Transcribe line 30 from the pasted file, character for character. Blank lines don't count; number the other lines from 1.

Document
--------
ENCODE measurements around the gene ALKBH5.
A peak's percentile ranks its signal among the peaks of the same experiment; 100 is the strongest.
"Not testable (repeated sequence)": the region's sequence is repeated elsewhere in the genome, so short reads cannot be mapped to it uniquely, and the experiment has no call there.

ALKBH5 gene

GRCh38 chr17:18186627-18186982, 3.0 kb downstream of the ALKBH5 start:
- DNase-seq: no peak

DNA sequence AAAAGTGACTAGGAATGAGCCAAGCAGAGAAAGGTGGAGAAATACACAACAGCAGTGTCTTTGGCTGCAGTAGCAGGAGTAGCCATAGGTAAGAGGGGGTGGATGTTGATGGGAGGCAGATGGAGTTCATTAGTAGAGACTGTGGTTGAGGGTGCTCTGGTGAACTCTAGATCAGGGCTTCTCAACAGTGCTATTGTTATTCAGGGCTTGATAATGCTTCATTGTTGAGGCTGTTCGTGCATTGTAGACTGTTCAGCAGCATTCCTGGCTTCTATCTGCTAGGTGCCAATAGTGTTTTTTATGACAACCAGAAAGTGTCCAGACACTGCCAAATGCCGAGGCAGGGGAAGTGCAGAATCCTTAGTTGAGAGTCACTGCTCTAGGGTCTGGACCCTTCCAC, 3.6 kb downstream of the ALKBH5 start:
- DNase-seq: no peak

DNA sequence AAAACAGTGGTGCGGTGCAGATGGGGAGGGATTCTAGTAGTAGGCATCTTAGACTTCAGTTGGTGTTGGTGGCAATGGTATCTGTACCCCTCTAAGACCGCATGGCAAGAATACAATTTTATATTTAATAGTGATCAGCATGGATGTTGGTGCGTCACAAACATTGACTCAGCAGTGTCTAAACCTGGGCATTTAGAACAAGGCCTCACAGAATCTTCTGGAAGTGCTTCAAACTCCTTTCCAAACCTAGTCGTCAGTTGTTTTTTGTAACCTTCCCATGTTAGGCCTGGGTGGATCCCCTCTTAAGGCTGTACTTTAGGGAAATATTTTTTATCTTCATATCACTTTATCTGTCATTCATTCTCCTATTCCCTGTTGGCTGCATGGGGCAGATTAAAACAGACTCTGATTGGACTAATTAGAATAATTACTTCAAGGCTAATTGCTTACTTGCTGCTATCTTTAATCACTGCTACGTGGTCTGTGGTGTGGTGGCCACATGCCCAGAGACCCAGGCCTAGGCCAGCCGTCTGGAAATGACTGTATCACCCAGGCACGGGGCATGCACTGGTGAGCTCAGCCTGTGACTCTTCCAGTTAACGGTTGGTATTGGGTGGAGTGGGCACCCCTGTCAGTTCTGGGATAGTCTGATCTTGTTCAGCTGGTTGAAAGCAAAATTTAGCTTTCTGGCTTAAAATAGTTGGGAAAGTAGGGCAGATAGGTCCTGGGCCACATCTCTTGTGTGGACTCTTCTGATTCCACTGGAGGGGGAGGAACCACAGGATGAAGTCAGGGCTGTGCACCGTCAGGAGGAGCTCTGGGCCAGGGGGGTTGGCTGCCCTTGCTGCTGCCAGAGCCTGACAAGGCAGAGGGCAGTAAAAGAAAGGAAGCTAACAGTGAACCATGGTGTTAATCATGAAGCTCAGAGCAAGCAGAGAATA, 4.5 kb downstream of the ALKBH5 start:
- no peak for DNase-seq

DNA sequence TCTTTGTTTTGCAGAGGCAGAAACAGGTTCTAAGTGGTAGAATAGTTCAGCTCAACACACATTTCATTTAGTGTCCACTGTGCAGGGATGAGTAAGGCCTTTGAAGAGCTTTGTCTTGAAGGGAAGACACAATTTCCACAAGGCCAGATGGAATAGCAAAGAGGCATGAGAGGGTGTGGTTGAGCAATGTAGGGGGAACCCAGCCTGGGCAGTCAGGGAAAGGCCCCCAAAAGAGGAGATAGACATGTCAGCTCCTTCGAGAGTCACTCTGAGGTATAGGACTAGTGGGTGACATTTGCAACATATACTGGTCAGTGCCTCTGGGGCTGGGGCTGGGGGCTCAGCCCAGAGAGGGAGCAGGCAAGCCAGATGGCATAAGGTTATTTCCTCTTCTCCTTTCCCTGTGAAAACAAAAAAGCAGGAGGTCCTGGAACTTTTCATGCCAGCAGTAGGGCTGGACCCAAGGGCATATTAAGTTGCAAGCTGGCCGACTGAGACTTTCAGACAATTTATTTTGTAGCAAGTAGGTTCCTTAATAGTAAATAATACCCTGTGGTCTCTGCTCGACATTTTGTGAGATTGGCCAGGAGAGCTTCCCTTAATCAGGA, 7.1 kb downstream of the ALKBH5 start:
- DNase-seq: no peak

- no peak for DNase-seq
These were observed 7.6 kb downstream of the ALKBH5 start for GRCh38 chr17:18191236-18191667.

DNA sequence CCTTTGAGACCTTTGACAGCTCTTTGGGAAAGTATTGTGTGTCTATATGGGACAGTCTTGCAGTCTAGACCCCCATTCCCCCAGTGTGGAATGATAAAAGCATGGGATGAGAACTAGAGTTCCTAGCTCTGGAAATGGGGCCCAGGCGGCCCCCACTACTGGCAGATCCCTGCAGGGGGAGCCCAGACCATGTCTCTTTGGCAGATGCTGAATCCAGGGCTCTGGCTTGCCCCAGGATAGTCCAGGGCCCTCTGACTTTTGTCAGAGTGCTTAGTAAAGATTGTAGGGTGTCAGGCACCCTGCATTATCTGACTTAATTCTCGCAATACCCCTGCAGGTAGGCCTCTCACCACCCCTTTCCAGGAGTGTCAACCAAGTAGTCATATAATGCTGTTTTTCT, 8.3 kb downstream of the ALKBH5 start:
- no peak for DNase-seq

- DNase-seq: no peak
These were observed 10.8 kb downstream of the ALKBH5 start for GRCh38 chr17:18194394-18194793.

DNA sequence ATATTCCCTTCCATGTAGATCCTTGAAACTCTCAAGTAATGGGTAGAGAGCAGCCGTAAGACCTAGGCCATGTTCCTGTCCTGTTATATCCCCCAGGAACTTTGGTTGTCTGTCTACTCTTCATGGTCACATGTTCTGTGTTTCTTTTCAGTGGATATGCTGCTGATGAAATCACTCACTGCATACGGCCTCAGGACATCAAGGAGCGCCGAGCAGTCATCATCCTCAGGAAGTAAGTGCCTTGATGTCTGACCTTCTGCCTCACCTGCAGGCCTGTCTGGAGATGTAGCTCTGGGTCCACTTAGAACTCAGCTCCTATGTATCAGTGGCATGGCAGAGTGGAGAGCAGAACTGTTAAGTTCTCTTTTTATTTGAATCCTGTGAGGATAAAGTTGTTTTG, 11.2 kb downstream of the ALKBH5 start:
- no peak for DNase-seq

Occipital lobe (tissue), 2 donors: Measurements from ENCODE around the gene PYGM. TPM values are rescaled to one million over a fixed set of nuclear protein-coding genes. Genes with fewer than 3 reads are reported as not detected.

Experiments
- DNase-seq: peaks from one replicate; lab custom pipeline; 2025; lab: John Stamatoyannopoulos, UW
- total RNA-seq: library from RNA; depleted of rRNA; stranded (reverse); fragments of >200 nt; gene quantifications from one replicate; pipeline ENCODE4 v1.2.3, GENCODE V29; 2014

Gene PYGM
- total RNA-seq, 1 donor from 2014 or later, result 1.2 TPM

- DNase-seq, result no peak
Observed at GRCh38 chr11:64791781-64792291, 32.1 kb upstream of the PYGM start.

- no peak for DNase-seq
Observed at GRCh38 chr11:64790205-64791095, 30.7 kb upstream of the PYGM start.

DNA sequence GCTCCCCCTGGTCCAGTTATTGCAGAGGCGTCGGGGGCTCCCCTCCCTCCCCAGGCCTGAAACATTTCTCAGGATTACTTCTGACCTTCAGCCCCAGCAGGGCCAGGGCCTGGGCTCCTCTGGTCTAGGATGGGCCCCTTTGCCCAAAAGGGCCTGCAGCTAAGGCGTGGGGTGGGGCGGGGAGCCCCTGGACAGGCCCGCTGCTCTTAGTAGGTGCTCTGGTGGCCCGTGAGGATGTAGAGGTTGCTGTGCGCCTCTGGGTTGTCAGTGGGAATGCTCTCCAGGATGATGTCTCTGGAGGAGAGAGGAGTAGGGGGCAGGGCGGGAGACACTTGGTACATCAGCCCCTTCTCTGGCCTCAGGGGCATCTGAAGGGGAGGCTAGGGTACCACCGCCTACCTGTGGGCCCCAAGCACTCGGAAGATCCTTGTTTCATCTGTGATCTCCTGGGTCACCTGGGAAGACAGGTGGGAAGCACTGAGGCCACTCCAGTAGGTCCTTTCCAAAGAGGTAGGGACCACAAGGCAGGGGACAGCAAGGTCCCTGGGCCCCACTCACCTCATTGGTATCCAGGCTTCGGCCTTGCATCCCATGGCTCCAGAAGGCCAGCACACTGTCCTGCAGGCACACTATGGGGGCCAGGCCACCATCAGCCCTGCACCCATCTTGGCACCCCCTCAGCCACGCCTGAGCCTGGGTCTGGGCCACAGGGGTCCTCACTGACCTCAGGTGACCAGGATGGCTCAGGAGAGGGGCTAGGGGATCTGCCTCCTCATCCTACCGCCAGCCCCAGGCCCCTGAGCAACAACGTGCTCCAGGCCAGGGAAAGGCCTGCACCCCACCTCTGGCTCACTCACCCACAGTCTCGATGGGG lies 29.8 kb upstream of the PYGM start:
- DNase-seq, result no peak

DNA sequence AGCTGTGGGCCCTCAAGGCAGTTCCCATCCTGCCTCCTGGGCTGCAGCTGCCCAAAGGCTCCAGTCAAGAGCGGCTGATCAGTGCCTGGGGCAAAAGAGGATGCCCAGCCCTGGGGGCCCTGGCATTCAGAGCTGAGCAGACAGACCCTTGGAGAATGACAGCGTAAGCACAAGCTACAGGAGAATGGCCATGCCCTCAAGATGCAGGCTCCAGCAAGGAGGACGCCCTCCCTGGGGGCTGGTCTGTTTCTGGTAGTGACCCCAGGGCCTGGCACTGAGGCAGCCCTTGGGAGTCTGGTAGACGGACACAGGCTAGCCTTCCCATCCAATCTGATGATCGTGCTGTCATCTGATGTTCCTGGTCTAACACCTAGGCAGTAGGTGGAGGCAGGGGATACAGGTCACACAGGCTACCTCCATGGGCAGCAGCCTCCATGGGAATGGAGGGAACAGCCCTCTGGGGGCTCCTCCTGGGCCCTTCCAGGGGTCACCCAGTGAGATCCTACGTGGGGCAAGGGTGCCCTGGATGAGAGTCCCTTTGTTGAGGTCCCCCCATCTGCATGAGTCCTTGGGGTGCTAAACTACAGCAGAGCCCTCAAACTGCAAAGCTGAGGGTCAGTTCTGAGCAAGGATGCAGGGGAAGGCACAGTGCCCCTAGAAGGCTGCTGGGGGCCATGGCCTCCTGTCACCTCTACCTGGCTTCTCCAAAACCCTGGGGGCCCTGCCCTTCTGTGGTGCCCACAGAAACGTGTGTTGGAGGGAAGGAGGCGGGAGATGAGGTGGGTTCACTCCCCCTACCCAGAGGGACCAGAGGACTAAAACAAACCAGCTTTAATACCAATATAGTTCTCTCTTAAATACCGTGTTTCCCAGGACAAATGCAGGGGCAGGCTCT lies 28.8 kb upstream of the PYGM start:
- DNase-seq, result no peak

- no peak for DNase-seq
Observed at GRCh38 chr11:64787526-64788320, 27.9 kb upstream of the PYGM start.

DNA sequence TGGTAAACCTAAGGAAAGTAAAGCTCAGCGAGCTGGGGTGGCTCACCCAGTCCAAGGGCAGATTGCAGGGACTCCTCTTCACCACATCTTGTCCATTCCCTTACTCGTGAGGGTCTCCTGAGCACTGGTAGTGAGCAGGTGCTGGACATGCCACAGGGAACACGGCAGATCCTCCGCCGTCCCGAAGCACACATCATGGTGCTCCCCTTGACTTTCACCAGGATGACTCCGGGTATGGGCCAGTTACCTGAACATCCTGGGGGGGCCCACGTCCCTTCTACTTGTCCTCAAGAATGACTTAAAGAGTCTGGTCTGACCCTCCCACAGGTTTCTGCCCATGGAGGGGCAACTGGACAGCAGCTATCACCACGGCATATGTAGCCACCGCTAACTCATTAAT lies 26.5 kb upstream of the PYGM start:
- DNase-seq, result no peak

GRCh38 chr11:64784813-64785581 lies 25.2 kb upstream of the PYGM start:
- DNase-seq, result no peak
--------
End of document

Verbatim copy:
Observed at GRCh38 chr11:64790205-64791095, 30.7 kb upstream of the PYGM start.